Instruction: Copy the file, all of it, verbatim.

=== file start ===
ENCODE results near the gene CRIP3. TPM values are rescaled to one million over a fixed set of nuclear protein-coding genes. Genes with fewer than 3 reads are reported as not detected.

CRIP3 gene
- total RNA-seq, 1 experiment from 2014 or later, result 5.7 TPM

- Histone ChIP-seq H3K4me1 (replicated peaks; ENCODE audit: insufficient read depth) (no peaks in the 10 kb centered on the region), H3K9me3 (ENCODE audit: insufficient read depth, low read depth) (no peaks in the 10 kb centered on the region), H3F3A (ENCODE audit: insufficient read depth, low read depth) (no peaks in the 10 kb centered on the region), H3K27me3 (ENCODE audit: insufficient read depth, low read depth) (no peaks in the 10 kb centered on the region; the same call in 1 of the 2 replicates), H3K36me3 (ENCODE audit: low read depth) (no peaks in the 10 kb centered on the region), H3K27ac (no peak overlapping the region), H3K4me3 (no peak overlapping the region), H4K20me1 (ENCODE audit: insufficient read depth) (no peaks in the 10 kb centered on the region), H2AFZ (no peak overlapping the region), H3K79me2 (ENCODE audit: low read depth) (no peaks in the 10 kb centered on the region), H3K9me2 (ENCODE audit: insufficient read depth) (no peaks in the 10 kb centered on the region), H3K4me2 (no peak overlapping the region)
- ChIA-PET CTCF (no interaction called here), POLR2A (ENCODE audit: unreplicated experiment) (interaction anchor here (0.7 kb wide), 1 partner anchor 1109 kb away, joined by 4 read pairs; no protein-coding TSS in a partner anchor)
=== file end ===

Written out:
ENCODE results near the gene CRIP3. TPM values are rescaled to one million over a fixed set of nuclear protein-coding genes. Genes with fewer than 3 reads are reported as not detected.

CRIP3 gene
- total RNA-seq, 1 experiment from 2014 or later, result 5.7 TPM

- Histone ChIP-seq H3K4me1 (replicated peaks; ENCODE audit: insufficient read depth) (no peaks in the 10 kb centered on the region), H3K9me3 (ENCODE audit: insufficient read depth, low read depth) (no peaks in the 10 kb centered on the region), H3F3A (ENCODE audit: insufficient read depth, low read depth) (no peaks in the 10 kb centered on the region), H3K27me3 (ENCODE audit: insufficient read depth, low read depth) (no peaks in the 10 kb centered on the region; the same call in 1 of the 2 replicates), H3K36me3 (ENCODE audit: low read depth) (no peaks in the 10 kb centered on the region), H3K27ac (no peak overlapping the region), H3K4me3 (no peak overlapping the region), H4K20me1 (ENCODE audit: insufficient read depth) (no peaks in the 10 kb centered on the region), H2AFZ (no peak overlapping the region), H3K79me2 (ENCODE audit: low read depth) (no peaks in the 10 kb centered on the region), H3K9me2 (ENCODE audit: insufficient read depth) (no peaks in the 10 kb centered on the region), H3K4me2 (no peak overlapping the region)
- ChIA-PET CTCF (no interaction called here), POLR2A (ENCODE audit: unreplicated experiment) (interaction anchor here (0.7 kb wide), 1 partner anchor 1109 kb away, joined by 4 read pairs; no protein-coding TSS in a partner anchor)